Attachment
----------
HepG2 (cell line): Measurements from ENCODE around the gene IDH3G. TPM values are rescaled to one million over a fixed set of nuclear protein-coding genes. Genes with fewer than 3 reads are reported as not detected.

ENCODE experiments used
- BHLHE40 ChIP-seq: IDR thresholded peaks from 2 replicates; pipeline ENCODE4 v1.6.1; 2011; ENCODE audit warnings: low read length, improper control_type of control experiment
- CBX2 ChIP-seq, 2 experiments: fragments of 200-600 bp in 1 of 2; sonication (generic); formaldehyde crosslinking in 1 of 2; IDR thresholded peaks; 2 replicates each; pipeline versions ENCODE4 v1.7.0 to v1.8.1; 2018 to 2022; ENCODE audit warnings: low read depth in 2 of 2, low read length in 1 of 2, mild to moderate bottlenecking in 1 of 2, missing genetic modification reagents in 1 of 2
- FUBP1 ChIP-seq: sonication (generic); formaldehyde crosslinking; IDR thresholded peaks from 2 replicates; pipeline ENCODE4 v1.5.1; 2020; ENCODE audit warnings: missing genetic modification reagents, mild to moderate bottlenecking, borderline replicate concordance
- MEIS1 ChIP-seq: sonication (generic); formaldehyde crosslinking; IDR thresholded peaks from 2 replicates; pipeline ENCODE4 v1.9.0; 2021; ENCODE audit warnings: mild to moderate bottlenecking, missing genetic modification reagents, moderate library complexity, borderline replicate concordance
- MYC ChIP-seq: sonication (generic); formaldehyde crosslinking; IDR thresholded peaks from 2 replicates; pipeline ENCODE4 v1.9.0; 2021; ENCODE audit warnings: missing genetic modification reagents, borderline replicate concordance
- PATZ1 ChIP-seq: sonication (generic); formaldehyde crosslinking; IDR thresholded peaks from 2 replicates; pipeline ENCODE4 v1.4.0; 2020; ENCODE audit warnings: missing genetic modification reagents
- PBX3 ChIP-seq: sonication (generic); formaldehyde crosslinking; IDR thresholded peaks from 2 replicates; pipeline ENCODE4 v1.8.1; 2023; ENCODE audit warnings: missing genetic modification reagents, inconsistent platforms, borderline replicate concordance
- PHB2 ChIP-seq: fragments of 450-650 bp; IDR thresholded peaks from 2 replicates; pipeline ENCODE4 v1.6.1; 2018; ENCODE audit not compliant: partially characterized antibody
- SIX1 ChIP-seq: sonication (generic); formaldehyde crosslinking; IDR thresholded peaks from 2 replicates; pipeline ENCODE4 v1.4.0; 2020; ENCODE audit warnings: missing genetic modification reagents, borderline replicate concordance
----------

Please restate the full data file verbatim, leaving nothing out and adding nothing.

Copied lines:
HepG2 (cell line): Measurements from ENCODE around the gene IDH3G. TPM values are rescaled to one million over a fixed set of nuclear protein-coding genes. Genes with fewer than 3 reads are reported as not detected.

ENCODE experiments used
- BHLHE40 ChIP-seq: IDR thresholded peaks from 2 replicates; pipeline ENCODE4 v1.6.1; 2011; ENCODE audit warnings: low read length, improper control_type of control experiment
- CBX2 ChIP-seq, 2 experiments: fragments of 200-600 bp in 1 of 2; sonication (generic); formaldehyde crosslinking in 1 of 2; IDR thresholded peaks; 2 replicates each; pipeline versions ENCODE4 v1.7.0 to v1.8.1; 2018 to 2022; ENCODE audit warnings: low read depth in 2 of 2, low read length in 1 of 2, mild to moderate bottlenecking in 1 of 2, missing genetic modification reagents in 1 of 2
- FUBP1 ChIP-seq: sonication (generic); formaldehyde crosslinking; IDR thresholded peaks from 2 replicates; pipeline ENCODE4 v1.5.1; 2020; ENCODE audit warnings: missing genetic modification reagents, mild to moderate bottlenecking, borderline replicate concordance
- MEIS1 ChIP-seq: sonication (generic); formaldehyde crosslinking; IDR thresholded peaks from 2 replicates; pipeline ENCODE4 v1.9.0; 2021; ENCODE audit warnings: mild to moderate bottlenecking, missing genetic modification reagents, moderate library complexity, borderline replicate concordance
- MYC ChIP-seq: sonication (generic); formaldehyde crosslinking; IDR thresholded peaks from 2 replicates; pipeline ENCODE4 v1.9.0; 2021; ENCODE audit warnings: missing genetic modification reagents, borderline replicate concordance
- PATZ1 ChIP-seq: sonication (generic); formaldehyde crosslinking; IDR thresholded peaks from 2 replicates; pipeline ENCODE4 v1.4.0; 2020; ENCODE audit warnings: missing genetic modification reagents
- PBX3 ChIP-seq: sonication (generic); formaldehyde crosslinking; IDR thresholded peaks from 2 replicates; pipeline ENCODE4 v1.8.1; 2023; ENCODE audit warnings: missing genetic modification reagents, inconsistent platforms, borderline replicate concordance
- PHB2 ChIP-seq: fragments of 450-650 bp; IDR thresholded peaks from 2 replicates; pipeline ENCODE4 v1.6.1; 2018; ENCODE audit not compliant: partially characterized antibody
- SIX1 ChIP-seq: sonication (generic); formaldehyde crosslinking; IDR thresholded peaks from 2 replicates; pipeline ENCODE4 v1.4.0; 2020; ENCODE audit warnings: missing genetic modification reagents, borderline replicate concordance